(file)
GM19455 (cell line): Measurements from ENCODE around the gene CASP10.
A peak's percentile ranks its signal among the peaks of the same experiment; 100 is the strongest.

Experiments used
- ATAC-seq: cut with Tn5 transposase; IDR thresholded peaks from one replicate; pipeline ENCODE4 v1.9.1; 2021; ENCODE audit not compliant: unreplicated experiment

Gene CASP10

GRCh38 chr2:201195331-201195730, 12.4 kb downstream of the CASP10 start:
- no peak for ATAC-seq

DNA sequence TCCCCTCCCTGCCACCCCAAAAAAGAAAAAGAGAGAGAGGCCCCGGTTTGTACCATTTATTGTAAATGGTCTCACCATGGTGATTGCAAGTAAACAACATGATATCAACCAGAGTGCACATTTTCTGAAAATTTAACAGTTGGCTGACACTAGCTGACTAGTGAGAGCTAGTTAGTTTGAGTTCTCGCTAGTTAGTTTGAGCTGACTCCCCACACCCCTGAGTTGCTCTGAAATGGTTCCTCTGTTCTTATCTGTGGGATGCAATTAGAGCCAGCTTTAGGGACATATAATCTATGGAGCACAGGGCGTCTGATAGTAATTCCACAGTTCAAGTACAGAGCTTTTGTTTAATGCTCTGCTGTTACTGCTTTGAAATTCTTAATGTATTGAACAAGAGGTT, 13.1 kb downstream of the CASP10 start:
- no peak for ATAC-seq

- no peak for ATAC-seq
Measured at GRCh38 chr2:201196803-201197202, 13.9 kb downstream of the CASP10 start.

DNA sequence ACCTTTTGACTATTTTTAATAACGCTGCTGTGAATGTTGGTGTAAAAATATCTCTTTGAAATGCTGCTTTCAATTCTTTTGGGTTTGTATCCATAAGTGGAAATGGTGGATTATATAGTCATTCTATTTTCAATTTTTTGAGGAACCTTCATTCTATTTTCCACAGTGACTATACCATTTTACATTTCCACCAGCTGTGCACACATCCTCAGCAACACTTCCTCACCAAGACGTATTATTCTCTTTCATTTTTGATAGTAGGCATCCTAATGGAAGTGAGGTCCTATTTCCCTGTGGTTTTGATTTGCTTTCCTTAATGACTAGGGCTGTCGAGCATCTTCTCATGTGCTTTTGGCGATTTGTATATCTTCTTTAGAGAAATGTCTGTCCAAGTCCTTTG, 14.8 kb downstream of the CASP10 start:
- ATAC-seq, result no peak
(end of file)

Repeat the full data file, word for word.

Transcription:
GM19455 (cell line): Measurements from ENCODE around the gene CASP10.
A peak's percentile ranks its signal among the peaks of the same experiment; 100 is the strongest.

Experiments used
- ATAC-seq: cut with Tn5 transposase; IDR thresholded peaks from one replicate; pipeline ENCODE4 v1.9.1; 2021; ENCODE audit not compliant: unreplicated experiment

Gene CASP10

GRCh38 chr2:201195331-201195730, 12.4 kb downstream of the CASP10 start:
- no peak for ATAC-seq

DNA sequence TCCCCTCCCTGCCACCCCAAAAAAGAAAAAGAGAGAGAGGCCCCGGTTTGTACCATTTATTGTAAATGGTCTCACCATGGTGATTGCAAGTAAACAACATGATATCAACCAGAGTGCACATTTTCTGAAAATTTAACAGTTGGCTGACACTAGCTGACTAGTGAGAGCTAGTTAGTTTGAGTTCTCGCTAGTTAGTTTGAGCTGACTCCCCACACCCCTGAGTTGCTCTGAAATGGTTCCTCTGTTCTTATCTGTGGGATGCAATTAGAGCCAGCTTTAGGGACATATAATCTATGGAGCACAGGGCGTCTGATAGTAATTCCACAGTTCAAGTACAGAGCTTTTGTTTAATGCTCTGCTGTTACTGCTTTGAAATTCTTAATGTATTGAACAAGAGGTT, 13.1 kb downstream of the CASP10 start:
- no peak for ATAC-seq

- no peak for ATAC-seq
Measured at GRCh38 chr2:201196803-201197202, 13.9 kb downstream of the CASP10 start.

DNA sequence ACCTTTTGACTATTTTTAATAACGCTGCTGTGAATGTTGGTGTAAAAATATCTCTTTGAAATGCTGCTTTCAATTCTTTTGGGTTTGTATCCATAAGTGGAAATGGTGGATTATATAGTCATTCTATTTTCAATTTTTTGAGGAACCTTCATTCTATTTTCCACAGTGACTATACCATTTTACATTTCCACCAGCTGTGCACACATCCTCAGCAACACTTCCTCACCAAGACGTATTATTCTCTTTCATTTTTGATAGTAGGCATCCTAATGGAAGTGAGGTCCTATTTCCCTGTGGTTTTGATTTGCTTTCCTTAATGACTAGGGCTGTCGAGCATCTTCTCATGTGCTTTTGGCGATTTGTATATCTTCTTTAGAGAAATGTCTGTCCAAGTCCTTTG, 14.8 kb downstream of the CASP10 start:
- ATAC-seq, result no peak